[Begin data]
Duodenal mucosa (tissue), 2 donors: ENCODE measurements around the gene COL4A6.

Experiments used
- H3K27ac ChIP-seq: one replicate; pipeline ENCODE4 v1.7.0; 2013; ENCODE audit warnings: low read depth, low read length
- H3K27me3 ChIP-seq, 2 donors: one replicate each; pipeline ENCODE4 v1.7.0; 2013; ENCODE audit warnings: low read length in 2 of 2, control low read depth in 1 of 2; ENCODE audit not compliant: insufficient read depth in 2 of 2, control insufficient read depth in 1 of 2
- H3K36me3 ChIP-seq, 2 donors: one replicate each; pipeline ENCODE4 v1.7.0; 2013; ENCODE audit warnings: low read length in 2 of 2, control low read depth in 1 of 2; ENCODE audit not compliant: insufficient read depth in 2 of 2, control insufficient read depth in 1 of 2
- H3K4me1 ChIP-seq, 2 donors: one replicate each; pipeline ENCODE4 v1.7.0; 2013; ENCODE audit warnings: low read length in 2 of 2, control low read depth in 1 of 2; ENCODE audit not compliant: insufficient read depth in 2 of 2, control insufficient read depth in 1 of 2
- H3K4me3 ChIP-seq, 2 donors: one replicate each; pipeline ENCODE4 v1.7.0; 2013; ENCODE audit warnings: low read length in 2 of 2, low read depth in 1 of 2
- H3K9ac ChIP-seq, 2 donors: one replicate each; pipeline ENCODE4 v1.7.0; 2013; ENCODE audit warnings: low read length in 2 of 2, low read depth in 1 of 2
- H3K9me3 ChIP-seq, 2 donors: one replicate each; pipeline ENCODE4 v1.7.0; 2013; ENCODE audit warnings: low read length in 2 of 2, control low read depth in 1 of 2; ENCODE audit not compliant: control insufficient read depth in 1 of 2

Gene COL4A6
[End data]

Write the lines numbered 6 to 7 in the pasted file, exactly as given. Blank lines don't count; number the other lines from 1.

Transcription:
- H3K4me1 ChIP-seq, 2 donors: one replicate each; pipeline ENCODE4 v1.7.0; 2013; ENCODE audit warnings: low read length in 2 of 2, control low read depth in 1 of 2; ENCODE audit not compliant: insufficient read depth in 2 of 2, control insufficient read depth in 1 of 2
- H3K4me3 ChIP-seq, 2 donors: one replicate each; pipeline ENCODE4 v1.7.0; 2013; ENCODE audit warnings: low read length in 2 of 2, low read depth in 1 of 2